Wednesday, February 17, 2010

Congrats to GG Winner - Plus, Fresh Food Tips From Readers

We're pleased to announce that Lara Zelman of Massachusetts has won a free, autographed copy of Grocery Gardening. Congratulations, Lara!

A warm thanks to all who participated in this random drawing. I loved reading everyone's favorite ways to eat fruits, vegetables and herbs. Although I know it wasn't easy to pick just one...

As Lara (@GoodCookDoris on Twitter) wrote, "So hard to choose a favorite! I love cilantro ... mixed up with fresh avocado and lime juice. It has such a bright, vibrant flavor."

Photo Credit: The Marmot on Flickr

Basil was a particularly popular herb, receiving most of the responses. Annica Janes (@rootsandflowers on Twitter) says she likes to grow "tons each summer and make it into pesto which I freeze in ice cube trays and then transfer to freezer bags. This way we have garden goodness all winter long." She tosses the pesto cubes into tomato soups or homemade pasta topped with chicken and roasted red peppers.

Sara uses basil with eggplant. "One of my favorite things from the garden this year," she wrote, "was a slice of grilled Japanese eggplant, with a tomato on top with fresh basil and some mayonnaise and garlic dolloped to hold it together." She said it tasted so good, "I couldn't stop eating them."

From California, Susie Johnson throws basil into her bruschetta, which she makes with hybrid 'Big Beef' tomatoes she grows herself in summer. Susie mixes together diced tomatoes, chopped basil, garlic, a bit of balsamic vinegar, extra virgin olive oil and ground black peppercorns.  Then she toasts baguette slices and spreads them with soft feta cheese... before spooning this tomato mixture on top and serving this yummy dish.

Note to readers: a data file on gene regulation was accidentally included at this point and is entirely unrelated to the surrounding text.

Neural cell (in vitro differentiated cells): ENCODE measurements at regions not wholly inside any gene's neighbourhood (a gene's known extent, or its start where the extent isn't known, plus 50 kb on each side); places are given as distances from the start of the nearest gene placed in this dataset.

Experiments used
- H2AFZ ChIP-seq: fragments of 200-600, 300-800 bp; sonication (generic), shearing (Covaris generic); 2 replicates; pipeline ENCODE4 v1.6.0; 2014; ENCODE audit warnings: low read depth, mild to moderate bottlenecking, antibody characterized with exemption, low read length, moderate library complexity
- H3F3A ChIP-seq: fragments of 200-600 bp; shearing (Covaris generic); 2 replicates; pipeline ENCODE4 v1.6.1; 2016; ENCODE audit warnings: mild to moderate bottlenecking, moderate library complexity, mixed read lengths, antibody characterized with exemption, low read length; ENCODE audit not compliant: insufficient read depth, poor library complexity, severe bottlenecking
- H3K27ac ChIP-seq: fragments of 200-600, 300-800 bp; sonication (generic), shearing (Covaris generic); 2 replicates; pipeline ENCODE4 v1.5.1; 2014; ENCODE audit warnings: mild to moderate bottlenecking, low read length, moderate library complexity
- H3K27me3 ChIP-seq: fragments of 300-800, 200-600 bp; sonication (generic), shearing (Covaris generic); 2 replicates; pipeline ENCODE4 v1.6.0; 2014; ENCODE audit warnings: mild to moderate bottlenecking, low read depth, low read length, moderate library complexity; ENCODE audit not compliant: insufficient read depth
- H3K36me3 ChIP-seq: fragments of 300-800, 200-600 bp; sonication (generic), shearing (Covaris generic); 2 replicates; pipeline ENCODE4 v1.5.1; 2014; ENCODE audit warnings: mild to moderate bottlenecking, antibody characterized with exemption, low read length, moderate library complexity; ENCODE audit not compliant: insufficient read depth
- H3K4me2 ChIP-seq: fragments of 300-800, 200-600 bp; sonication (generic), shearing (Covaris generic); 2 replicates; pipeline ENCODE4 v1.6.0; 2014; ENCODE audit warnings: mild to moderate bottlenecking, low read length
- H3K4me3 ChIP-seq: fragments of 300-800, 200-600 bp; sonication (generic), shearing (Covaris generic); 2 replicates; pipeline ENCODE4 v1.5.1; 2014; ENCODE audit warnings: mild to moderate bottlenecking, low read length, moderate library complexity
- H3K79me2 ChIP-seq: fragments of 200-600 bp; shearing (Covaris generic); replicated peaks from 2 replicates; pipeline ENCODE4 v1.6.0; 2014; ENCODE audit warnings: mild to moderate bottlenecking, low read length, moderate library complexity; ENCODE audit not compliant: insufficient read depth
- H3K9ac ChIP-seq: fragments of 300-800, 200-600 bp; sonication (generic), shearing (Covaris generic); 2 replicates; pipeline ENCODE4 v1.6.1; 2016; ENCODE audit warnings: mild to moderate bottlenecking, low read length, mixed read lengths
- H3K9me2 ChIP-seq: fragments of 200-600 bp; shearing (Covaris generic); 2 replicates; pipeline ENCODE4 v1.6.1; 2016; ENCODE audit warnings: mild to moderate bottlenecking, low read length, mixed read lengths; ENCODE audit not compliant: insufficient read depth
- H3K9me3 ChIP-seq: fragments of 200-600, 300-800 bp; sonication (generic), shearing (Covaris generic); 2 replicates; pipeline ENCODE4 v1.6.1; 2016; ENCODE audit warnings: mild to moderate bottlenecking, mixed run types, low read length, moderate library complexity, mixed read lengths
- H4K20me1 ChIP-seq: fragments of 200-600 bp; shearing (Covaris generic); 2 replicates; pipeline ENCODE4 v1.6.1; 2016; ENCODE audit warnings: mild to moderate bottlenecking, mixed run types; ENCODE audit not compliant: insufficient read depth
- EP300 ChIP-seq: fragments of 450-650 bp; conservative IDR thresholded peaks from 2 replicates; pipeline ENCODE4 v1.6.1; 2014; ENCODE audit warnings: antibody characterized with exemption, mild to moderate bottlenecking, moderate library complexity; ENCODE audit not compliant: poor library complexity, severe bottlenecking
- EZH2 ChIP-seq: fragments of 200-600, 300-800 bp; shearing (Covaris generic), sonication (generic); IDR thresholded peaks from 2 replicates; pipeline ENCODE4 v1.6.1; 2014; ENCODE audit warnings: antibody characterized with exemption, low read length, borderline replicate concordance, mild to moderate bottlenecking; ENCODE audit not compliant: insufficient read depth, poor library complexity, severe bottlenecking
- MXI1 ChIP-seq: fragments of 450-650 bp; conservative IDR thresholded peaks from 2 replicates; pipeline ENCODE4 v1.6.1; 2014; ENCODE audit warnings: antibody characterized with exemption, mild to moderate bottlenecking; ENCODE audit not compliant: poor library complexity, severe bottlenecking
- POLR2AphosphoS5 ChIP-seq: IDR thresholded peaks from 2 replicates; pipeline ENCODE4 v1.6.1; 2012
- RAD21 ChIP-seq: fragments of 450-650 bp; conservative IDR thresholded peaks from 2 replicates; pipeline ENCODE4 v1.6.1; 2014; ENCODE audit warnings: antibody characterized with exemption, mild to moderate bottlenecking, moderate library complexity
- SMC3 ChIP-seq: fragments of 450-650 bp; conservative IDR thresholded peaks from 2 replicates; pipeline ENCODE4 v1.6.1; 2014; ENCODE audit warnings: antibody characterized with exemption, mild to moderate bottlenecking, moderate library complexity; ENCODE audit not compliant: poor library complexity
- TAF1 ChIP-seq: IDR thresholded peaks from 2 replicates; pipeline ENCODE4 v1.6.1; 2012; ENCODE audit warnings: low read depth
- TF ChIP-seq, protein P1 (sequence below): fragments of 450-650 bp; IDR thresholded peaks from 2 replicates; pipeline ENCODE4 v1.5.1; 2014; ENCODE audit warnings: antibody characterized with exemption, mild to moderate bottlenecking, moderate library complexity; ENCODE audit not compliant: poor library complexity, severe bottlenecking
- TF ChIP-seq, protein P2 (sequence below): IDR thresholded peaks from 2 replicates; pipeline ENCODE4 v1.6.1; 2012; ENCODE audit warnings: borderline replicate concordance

Some folks just liked their produce plain and simple. Right off the vine. At the peak of their perfection, taste and nutritional value. And who can blame them for that?

But one of my favorite responses came from Alicia. She wrote, "It's nigh near impossible to pick ONE favorite fruit or vegetable, as most of them are so delicious and guess I must say onions, as they are so versatile, and so essential to so many dishes, adding so much flavor, variety and nutrition."

Alicia slices onions, separates the rings and sautes them. In fact, she puts this member of the Allium family in almost anything "but dessert."

Well, I must admit I agree with Alicia. Onions are the first thing I pull from my pantry when I begin almost any dinner. Yet, it's such a food staple, it's easy to take the old onion for granted. Experiment with different types of onions, like leeks too. Lovely leeks are one of my secret ingredients for vegetable soups. But don't tell anyone...

Thanks again everyone for participating!  Keep eating those fresh foods, regardless of the season.

Learn more about Grocery Gardening.

Friday, February 12, 2010

A Bit of Valentine Folklore

"Oft have I heard both youths and virgins say
Birds choose their mates, and couple too, today."
Robert Herrick, 1648

As another Valentine's Day approaches, how much do you know about this day of love?